As a reminder of how accessible television is compared to comics, readers today have to get on their bikes or into their cars and find one of the few stores that sell comicbooks, but once you’ve plunked your money down for a TV set it’s right there, staring you in the face, begging you to turn it on.

Despite all the attention TV has gotten, Turning Points in Television is the first time I’ve seen both the programs and the business that creates them analyzed in terms of their contributions to contemporary culture by someone who has actually been part of the creative and the business side and knows each one from the inside out.

I like the fact that Larry Brody’s book is up close and personal. It gives us a rare behind-the-scenes account of the shows and, even more, of the people who have influenced how millions of viewers dress and talk and work and play and buy and look at themselves. Even more frightening, it has so surely influenced the way we think.

Larry, who is both an award-winning television writer and producer as well as a compulsive viewer, surprised me on almost every page of this book. I certainly had never been aware that Desi Arnaz, Jr. is the reason we’ve got reruns–and that he caused that little phenomenon even before he was born!

Nor did I know the real reason I see big city neighborhoods and people with big city problems every time I channel surf, even though that‘s so unrepresentative of most of the real world. ‘How could I? I’m from New York!

Before I read this book, could I have guessed that decisions made by a very hip TV executive named Fred Silverman in the ‘70s are why Suzanne Summers gets to sell us all that jewelry and exercise equipment over the airwaves today? Or, that a brilliant writer named Steven Bochco could very well be the reason that so many other terrific TV writers are out of work? Or how about the fact that Larry Brody loved a puppet named Howdy Doody so much that, just like The Who, he also wanted to “die before I get old?”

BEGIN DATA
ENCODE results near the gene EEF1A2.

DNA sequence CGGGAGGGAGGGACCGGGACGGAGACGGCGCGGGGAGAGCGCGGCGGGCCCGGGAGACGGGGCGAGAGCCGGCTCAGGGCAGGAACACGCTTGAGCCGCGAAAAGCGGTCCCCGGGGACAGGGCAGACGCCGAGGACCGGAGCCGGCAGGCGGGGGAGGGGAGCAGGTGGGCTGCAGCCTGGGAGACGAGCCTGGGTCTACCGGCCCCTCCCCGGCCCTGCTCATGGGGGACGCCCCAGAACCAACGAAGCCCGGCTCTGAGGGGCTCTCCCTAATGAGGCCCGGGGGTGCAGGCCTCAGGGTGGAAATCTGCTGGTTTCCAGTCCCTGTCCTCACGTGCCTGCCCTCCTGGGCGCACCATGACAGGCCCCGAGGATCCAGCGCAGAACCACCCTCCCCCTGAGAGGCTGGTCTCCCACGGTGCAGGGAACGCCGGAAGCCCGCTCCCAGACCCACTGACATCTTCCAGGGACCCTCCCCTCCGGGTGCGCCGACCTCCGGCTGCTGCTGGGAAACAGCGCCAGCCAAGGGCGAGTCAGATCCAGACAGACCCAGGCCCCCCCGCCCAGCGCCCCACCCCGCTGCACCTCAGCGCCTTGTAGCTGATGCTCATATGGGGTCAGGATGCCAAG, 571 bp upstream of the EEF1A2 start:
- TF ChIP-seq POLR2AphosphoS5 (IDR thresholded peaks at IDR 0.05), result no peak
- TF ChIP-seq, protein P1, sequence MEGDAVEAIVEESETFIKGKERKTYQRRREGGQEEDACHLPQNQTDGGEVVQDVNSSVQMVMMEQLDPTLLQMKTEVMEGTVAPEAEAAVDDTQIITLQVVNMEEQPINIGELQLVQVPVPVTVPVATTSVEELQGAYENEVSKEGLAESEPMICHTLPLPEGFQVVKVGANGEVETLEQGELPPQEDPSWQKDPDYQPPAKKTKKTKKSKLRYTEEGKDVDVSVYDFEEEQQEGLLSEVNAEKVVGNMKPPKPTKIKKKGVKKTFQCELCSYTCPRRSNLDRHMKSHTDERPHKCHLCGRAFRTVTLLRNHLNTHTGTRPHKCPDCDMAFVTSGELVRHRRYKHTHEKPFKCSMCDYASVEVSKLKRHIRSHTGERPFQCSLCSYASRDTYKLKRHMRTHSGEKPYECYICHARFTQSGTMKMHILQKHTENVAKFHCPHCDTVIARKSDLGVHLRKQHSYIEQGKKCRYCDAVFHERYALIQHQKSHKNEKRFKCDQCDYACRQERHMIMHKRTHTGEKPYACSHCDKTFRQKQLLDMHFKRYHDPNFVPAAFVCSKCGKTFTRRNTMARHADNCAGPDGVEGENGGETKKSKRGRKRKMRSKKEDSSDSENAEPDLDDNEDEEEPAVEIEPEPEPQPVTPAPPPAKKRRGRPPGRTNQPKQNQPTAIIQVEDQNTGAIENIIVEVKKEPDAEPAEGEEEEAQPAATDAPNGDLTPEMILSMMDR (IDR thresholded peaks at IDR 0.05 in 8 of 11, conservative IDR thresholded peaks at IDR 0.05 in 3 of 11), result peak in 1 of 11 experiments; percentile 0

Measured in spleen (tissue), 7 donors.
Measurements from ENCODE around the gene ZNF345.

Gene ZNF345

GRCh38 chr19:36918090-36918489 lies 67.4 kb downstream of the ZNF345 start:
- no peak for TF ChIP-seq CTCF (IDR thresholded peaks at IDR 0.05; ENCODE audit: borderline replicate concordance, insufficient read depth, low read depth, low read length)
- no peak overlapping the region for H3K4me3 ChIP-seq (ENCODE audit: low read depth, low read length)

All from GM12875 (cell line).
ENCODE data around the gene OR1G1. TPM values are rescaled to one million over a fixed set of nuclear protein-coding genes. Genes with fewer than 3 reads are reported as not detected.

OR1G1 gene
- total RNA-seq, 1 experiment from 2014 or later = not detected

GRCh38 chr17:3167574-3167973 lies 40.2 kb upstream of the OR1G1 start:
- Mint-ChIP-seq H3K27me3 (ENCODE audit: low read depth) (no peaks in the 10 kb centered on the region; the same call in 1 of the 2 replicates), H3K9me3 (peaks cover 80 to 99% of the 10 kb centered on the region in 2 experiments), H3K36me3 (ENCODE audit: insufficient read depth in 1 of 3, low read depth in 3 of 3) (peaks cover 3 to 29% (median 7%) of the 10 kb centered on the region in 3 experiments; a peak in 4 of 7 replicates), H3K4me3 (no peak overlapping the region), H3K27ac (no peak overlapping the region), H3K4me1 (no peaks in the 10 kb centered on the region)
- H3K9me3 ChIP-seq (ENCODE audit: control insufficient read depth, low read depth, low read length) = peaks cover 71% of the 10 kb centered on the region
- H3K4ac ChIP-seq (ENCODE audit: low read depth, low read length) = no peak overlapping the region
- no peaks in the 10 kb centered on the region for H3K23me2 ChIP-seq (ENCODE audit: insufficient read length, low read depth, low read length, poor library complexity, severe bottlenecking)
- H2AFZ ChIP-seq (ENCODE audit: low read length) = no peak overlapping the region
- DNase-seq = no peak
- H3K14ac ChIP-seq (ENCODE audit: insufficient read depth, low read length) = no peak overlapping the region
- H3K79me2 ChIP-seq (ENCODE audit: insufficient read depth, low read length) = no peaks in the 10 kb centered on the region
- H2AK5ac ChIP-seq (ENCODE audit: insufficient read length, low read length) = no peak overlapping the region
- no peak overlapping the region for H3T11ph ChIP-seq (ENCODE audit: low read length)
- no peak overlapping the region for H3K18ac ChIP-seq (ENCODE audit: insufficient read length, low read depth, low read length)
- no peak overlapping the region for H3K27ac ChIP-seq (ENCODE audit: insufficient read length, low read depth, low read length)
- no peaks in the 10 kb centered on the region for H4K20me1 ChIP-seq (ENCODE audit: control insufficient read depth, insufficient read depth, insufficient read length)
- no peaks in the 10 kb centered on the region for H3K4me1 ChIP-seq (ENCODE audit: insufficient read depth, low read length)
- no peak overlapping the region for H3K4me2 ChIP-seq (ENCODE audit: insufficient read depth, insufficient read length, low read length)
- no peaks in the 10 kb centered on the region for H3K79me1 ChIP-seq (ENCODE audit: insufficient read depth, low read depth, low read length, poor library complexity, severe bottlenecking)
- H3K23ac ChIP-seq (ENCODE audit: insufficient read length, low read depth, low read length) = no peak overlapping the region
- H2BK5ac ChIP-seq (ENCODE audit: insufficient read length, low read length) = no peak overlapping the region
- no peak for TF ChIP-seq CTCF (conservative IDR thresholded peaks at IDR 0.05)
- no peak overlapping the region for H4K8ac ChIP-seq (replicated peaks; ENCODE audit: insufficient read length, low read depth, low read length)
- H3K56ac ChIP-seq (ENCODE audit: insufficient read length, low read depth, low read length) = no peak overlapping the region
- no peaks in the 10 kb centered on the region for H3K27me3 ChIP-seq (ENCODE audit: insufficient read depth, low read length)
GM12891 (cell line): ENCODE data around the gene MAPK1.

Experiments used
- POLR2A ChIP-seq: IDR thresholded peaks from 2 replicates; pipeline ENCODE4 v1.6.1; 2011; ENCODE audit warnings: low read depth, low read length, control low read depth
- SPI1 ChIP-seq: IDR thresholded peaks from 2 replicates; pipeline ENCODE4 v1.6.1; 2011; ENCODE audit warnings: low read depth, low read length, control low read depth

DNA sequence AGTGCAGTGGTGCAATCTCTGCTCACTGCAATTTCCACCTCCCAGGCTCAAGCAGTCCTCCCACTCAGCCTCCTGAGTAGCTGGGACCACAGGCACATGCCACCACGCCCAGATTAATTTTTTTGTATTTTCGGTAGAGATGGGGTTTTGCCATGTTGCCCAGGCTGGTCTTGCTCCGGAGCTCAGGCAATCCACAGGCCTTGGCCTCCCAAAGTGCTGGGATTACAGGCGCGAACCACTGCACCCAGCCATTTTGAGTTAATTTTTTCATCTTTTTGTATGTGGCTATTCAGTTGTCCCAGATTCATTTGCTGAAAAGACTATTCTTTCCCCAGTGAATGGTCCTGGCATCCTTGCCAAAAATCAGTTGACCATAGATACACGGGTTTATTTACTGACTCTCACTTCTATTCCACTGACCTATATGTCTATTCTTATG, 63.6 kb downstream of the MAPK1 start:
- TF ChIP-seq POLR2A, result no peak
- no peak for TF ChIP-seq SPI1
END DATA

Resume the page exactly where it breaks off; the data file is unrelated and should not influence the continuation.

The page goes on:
Not only is Turning Points in Television filled with countless surprising revelations, it’s also loaded with passion, plus a considerable amount of “deep thoughts.” That’s because it seems Larry can’t help himself. He’s a passionate man, and hey, possibly even as smart as the network execs.

Larry Brody and I first met in the early 1990s, when he was writing for one of the animated television versions of Spider-Man. Of course, I instantly pegged him for a man of good taste and impeccable judgment when he confessed that my work had had a great influence on him. Which reminds me, one thing he modestly leaves out in this book is the fact that he became responsible for another major Turning Point in TV when we worked together again in 1998. That’s when he ramrodded an animated series about one of my favorite creations, the Silver Surfer.

Before the Surfer, Saturday morning animation was all about the action. Characters ran and shouted and punched and kicked and fought their way through every episode. The Silver Surfer on Fox Kids changed all that. Larry’s version was articulate and thoughtful, with the hero always looking for a way to avoid a fight. The Surfer soliloquized and philosophized and talked the way he did in the comic, like an intelligent adult. I’m happy to report that the show became a cult classic and seems to have led the way for other characters in many other animated shows to speak and act more intelligently than before.

Know something? I suspect you’re really going enjoy this book. After all, would a guy who’s given you animated versions of Spidey and the Silver Surfer and a guy from Marvel Comics steer you wrong?



As I said, Stan and I weren’t close friends. But when I first read this, the fact that he respected me as he did brought tears to my eyes. It was one of the highest accolades I’d ever received.

And it still is.